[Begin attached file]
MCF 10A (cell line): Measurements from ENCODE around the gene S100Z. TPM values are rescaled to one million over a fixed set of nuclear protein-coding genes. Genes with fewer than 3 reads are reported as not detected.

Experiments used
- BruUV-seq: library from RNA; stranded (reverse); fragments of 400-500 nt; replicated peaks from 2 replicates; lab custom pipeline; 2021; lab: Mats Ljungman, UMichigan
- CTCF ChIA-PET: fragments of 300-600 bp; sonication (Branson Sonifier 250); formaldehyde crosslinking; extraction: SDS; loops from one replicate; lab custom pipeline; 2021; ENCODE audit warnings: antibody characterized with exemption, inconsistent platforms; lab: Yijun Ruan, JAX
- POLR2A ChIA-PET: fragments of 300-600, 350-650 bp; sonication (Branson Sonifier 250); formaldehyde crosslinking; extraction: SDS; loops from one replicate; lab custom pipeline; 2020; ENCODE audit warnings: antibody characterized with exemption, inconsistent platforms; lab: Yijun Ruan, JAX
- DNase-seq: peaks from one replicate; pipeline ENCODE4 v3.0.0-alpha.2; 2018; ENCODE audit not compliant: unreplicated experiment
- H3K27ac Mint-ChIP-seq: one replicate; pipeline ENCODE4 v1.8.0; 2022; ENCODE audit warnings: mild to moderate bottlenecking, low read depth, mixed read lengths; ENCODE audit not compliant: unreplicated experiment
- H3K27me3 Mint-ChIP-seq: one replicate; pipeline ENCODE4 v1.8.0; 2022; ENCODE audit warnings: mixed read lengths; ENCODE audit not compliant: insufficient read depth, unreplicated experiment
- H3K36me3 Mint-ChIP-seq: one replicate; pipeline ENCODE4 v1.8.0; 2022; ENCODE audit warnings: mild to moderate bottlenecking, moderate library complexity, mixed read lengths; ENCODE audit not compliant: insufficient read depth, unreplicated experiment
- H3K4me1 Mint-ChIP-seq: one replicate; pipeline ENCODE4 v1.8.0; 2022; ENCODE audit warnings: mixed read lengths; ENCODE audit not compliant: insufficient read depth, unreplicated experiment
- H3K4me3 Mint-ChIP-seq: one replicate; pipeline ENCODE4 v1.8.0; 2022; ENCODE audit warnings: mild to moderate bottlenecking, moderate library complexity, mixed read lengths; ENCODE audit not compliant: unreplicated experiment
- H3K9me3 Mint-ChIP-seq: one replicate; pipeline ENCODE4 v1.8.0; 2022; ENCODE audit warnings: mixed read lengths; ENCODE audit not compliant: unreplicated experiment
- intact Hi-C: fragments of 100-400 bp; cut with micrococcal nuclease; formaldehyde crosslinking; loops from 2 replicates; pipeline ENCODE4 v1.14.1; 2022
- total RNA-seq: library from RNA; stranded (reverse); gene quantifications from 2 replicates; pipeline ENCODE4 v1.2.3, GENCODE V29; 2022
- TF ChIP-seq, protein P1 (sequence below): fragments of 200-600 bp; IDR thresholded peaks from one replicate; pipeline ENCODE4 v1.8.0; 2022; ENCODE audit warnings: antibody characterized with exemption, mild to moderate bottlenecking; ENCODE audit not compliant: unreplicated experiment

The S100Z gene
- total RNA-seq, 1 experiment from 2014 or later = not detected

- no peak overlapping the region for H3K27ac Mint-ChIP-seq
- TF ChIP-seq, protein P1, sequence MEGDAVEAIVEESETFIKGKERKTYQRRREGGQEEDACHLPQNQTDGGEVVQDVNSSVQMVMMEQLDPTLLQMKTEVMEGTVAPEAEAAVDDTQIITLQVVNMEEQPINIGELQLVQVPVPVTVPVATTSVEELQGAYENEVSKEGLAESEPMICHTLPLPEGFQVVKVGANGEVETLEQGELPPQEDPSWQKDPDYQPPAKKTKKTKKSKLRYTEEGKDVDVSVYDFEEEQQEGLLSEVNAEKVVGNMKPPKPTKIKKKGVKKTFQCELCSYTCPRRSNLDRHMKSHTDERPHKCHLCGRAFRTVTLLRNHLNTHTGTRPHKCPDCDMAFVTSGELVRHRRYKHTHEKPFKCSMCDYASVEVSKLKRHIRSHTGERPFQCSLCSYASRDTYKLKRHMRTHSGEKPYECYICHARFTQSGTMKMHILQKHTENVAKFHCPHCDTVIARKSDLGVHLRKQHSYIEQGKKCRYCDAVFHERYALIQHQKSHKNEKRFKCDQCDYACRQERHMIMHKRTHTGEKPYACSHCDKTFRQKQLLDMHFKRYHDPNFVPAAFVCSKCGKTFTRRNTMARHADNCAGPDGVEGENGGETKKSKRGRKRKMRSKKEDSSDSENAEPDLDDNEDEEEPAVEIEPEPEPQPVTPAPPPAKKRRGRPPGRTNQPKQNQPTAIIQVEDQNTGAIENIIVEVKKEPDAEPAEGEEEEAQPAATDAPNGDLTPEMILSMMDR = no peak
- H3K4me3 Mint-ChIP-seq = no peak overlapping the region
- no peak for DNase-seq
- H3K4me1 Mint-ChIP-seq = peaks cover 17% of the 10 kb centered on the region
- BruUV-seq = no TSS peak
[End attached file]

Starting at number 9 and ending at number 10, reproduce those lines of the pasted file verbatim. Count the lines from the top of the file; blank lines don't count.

- H3K36me3 Mint-ChIP-seq: one replicate; pipeline ENCODE4 v1.8.0; 2022; ENCODE audit warnings: mild to moderate bottlenecking, moderate library complexity, mixed read lengths; ENCODE audit not compliant: insufficient read depth, unreplicated experiment
- H3K4me1 Mint-ChIP-seq: one replicate; pipeline ENCODE4 v1.8.0; 2022; ENCODE audit warnings: mixed read lengths; ENCODE audit not compliant: insufficient read depth, unreplicated experiment